November 30

The Odds Were Against Me


America is the land of opportunity. The stories of rags to riches pepper our society and culture. There may or may not be specific “privilege” based on race, gender, or education, but one things for sure.

If you are born into poverty, your chances of getting out of poverty are slim to none.

I was born in Greenville, SC. I never knew my father and my mother was, well… she did her best. But growing up in poverty meant we didn’t always eat and there were plenty of times where we were living by candlelight as the electricity was shut off.

I’m not the only one who knows this type of upbringing and I’m not complaining, mind you. It’s just the way it was. My life was not interrupted by massive trauma. It was a slow burn of despair and my only mission was to simply survive. That meant I did things I’m not proud of now, but at the time, did not seem like a big deal.

I stole.

But when I did, I used the money for food. This is no Oliver Twist tale, but it comes pretty darn close. The beatings I took when I got caught (and I always got caught) were severe. “Go outside and get a switch, boy” my uncle would tell me. Then He’d whip this little boy’s rear end until it was red.

I vowed that one day, when I was big and strong, these beatings would stop. So I took up football. As it turns out, I was pretty good at it.

I trained and I trained hard. I was still a bad boy in the literal sense of getting into trouble now and then, but it never got in the way of my true passion which was getting on that field and being the best I could be.

Was my motivation simply to get bigger so I could stare down my uncle?

Was my interest in football bolstered by my desire to go professional and escape the hood?

Who did I think I was, anyway?

As a teenager, I did not have the foresight of knowing where I would eventually end up, of course. Like all kids, I had dreams. My dreams where mainly focused around escape-not fame and fortune. I simply wanted to be and do better.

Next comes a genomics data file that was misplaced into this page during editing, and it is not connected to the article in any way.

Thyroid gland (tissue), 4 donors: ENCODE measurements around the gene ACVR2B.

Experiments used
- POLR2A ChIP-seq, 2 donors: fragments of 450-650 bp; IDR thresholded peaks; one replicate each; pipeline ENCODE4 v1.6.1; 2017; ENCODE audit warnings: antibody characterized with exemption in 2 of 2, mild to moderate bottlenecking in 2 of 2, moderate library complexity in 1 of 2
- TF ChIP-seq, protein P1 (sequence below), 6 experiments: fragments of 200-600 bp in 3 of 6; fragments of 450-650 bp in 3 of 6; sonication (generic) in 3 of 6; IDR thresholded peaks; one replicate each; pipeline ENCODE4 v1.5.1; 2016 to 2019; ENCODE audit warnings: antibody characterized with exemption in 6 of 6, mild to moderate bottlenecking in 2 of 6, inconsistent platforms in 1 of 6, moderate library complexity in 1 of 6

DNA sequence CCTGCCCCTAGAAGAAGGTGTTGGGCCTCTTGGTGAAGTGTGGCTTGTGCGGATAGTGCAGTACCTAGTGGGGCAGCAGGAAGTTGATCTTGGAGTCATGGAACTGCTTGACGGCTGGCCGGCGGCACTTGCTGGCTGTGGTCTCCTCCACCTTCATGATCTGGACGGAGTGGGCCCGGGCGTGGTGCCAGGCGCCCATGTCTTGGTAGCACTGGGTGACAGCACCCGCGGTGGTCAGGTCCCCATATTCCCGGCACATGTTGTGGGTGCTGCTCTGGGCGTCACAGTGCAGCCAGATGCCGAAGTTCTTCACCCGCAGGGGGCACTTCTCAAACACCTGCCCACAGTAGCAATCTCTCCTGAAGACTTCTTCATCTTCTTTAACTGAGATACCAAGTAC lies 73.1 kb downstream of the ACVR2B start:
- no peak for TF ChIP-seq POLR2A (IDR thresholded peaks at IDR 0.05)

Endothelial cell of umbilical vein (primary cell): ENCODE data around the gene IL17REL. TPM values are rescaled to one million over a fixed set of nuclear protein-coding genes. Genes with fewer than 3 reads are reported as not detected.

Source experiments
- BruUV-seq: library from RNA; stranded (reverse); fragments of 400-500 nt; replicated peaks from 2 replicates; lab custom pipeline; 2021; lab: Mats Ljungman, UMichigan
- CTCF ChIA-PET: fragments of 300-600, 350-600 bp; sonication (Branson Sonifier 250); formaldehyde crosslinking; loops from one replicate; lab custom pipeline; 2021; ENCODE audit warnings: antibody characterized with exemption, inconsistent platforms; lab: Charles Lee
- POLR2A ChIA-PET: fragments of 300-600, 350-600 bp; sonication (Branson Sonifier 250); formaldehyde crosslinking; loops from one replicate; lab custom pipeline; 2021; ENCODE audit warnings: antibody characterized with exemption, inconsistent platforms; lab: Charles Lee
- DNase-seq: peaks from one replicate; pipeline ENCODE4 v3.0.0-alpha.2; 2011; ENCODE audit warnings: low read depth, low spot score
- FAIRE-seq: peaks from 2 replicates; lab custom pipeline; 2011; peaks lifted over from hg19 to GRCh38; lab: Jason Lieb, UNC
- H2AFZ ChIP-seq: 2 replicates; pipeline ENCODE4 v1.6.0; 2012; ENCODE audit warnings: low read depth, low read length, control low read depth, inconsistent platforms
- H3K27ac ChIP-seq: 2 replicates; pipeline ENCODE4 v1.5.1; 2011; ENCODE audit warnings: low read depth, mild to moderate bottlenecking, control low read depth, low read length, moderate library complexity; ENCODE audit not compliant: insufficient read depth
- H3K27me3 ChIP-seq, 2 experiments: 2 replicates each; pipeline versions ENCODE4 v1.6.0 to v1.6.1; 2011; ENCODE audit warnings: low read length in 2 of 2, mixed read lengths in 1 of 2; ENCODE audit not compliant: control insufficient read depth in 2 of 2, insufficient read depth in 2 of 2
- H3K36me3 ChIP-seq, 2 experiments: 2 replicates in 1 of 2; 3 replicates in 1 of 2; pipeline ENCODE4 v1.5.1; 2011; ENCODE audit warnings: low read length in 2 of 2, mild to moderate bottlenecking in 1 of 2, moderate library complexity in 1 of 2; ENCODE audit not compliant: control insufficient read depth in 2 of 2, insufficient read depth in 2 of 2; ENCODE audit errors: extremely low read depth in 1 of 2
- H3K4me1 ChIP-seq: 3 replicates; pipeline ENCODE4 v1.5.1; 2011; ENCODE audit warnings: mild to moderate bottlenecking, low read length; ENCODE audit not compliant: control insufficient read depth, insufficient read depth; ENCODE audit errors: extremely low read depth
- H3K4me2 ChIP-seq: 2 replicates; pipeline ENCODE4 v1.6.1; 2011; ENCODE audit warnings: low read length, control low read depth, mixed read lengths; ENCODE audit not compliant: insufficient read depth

The one thought that kept nagging at me, the pebble in my shoe, however was my total lack of a compass. Again, this is where hindsight gives one great clarity. At the time, I could not have identified the foundational element that was lacking. But I know what it is today.

I know what drove me.

I know what I yearned for.

I knew what I would NOT do when I became a man.

I needed only one thing.

A father.

Without a man… a gentleman to guide me, encourage me, and support me, I was a literal Tazmanian devil. Training for football one day and stealing lunch money the next day. When I reflect upon my past and I talk to my boys today, it is crystal clear.

Fatherless households are the root cause of most of societies ills.

You can trace incarceration, drugs, rape, larceny, gangs, violence, and nearly all crimes to young men who grew up without a father. I’m not suggesting anyone who is a “sperm donor” is a father, of course. There are too many men who are rolling stones. What I do clearly see is the black and white difference between what I went through without a dad and what my son’s get on a daily basis.


A present Dad. I am fortunate that I am able to be a full-time father. Most dad’s who work don’t have that option. But That is no excuse for not being there for your kids. When we look back upon our lives, we rarely recall every day, but we do recall the moments… single events that galvanize our future and shape our destiny.

My job is to not let those moments happen by chance, but to create as many of those as possible. They could be as simple as a hug, listening to them, or going for a walk. The most important aspect of fatherhood is setting an example of being there for them.


fatherless homes, poverty

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